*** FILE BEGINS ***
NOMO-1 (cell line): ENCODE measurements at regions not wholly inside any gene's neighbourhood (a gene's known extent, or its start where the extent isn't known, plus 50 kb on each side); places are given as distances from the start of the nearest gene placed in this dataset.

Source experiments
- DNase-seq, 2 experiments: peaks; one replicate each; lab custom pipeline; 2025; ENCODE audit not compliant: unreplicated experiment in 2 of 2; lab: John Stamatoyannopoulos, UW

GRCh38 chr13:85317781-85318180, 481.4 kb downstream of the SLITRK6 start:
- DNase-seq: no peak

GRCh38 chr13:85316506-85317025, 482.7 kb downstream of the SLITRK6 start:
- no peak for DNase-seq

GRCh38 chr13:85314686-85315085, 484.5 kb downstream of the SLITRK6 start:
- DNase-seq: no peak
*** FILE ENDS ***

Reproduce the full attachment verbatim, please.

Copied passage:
NOMO-1 (cell line): ENCODE measurements at regions not wholly inside any gene's neighbourhood (a gene's known extent, or its start where the extent isn't known, plus 50 kb on each side); places are given as distances from the start of the nearest gene placed in this dataset.

Source experiments
- DNase-seq, 2 experiments: peaks; one replicate each; lab custom pipeline; 2025; ENCODE audit not compliant: unreplicated experiment in 2 of 2; lab: John Stamatoyannopoulos, UW

GRCh38 chr13:85317781-85318180, 481.4 kb downstream of the SLITRK6 start:
- DNase-seq: no peak

GRCh38 chr13:85316506-85317025, 482.7 kb downstream of the SLITRK6 start:
- no peak for DNase-seq

GRCh38 chr13:85314686-85315085, 484.5 kb downstream of the SLITRK6 start:
- DNase-seq: no peak